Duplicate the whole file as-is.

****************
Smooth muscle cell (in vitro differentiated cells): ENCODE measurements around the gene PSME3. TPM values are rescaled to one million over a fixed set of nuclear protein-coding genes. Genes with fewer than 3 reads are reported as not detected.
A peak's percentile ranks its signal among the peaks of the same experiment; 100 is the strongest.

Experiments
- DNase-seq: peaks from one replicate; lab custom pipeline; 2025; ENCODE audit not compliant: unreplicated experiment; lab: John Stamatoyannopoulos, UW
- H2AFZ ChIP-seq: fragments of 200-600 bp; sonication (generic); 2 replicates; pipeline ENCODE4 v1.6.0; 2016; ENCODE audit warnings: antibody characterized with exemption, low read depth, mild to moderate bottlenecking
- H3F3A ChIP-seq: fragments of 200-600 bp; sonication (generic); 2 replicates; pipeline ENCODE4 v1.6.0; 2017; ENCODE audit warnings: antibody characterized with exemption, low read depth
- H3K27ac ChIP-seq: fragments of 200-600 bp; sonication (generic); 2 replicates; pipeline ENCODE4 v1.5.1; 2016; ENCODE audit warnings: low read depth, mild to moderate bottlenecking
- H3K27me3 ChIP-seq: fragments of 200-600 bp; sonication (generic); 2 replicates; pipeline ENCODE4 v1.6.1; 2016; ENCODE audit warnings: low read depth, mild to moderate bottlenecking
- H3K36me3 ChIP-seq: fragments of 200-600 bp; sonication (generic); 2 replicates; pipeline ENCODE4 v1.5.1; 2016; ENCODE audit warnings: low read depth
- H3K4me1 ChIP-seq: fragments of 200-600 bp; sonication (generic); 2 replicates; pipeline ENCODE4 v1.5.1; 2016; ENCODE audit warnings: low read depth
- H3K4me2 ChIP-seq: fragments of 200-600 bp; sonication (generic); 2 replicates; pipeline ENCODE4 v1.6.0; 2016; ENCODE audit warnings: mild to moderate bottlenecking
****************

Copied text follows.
Smooth muscle cell (in vitro differentiated cells): ENCODE measurements around the gene PSME3. TPM values are rescaled to one million over a fixed set of nuclear protein-coding genes. Genes with fewer than 3 reads are reported as not detected.
A peak's percentile ranks its signal among the peaks of the same experiment; 100 is the strongest.

Experiments
- DNase-seq: peaks from one replicate; lab custom pipeline; 2025; ENCODE audit not compliant: unreplicated experiment; lab: John Stamatoyannopoulos, UW
- H2AFZ ChIP-seq: fragments of 200-600 bp; sonication (generic); 2 replicates; pipeline ENCODE4 v1.6.0; 2016; ENCODE audit warnings: antibody characterized with exemption, low read depth, mild to moderate bottlenecking
- H3F3A ChIP-seq: fragments of 200-600 bp; sonication (generic); 2 replicates; pipeline ENCODE4 v1.6.0; 2017; ENCODE audit warnings: antibody characterized with exemption, low read depth
- H3K27ac ChIP-seq: fragments of 200-600 bp; sonication (generic); 2 replicates; pipeline ENCODE4 v1.5.1; 2016; ENCODE audit warnings: low read depth, mild to moderate bottlenecking
- H3K27me3 ChIP-seq: fragments of 200-600 bp; sonication (generic); 2 replicates; pipeline ENCODE4 v1.6.1; 2016; ENCODE audit warnings: low read depth, mild to moderate bottlenecking
- H3K36me3 ChIP-seq: fragments of 200-600 bp; sonication (generic); 2 replicates; pipeline ENCODE4 v1.5.1; 2016; ENCODE audit warnings: low read depth
- H3K4me1 ChIP-seq: fragments of 200-600 bp; sonication (generic); 2 replicates; pipeline ENCODE4 v1.5.1; 2016; ENCODE audit warnings: low read depth
- H3K4me2 ChIP-seq: fragments of 200-600 bp; sonication (generic); 2 replicates; pipeline ENCODE4 v1.6.0; 2016; ENCODE audit warnings: mild to moderate bottlenecking